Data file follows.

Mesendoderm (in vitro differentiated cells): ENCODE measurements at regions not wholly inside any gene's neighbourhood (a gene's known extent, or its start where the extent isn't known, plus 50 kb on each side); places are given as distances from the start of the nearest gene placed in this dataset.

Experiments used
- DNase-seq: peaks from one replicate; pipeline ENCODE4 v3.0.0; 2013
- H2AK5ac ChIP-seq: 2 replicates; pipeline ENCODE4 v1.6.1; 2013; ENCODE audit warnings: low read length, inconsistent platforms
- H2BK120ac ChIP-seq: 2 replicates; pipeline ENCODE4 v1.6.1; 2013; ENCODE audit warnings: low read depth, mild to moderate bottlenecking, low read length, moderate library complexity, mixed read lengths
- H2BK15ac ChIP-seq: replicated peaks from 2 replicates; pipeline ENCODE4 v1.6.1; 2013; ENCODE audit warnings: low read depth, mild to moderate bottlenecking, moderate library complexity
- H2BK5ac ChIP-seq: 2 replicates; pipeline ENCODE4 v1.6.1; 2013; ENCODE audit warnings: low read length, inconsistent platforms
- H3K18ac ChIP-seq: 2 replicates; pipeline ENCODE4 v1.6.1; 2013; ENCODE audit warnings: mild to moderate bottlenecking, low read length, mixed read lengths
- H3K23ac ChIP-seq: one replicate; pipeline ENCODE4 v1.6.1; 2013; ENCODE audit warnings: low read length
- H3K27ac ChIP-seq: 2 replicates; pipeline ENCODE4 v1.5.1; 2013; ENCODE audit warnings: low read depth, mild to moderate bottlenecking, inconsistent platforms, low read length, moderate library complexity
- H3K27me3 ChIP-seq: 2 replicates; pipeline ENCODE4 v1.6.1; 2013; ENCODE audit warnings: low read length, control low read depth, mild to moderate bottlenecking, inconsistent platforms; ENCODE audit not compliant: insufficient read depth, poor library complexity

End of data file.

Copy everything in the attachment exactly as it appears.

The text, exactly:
Mesendoderm (in vitro differentiated cells): ENCODE measurements at regions not wholly inside any gene's neighbourhood (a gene's known extent, or its start where the extent isn't known, plus 50 kb on each side); places are given as distances from the start of the nearest gene placed in this dataset.

Experiments used
- DNase-seq: peaks from one replicate; pipeline ENCODE4 v3.0.0; 2013
- H2AK5ac ChIP-seq: 2 replicates; pipeline ENCODE4 v1.6.1; 2013; ENCODE audit warnings: low read length, inconsistent platforms
- H2BK120ac ChIP-seq: 2 replicates; pipeline ENCODE4 v1.6.1; 2013; ENCODE audit warnings: low read depth, mild to moderate bottlenecking, low read length, moderate library complexity, mixed read lengths
- H2BK15ac ChIP-seq: replicated peaks from 2 replicates; pipeline ENCODE4 v1.6.1; 2013; ENCODE audit warnings: low read depth, mild to moderate bottlenecking, moderate library complexity
- H2BK5ac ChIP-seq: 2 replicates; pipeline ENCODE4 v1.6.1; 2013; ENCODE audit warnings: low read length, inconsistent platforms
- H3K18ac ChIP-seq: 2 replicates; pipeline ENCODE4 v1.6.1; 2013; ENCODE audit warnings: mild to moderate bottlenecking, low read length, mixed read lengths
- H3K23ac ChIP-seq: one replicate; pipeline ENCODE4 v1.6.1; 2013; ENCODE audit warnings: low read length
- H3K27ac ChIP-seq: 2 replicates; pipeline ENCODE4 v1.5.1; 2013; ENCODE audit warnings: low read depth, mild to moderate bottlenecking, inconsistent platforms, low read length, moderate library complexity
- H3K27me3 ChIP-seq: 2 replicates; pipeline ENCODE4 v1.6.1; 2013; ENCODE audit warnings: low read length, control low read depth, mild to moderate bottlenecking, inconsistent platforms; ENCODE audit not compliant: insufficient read depth, poor library complexity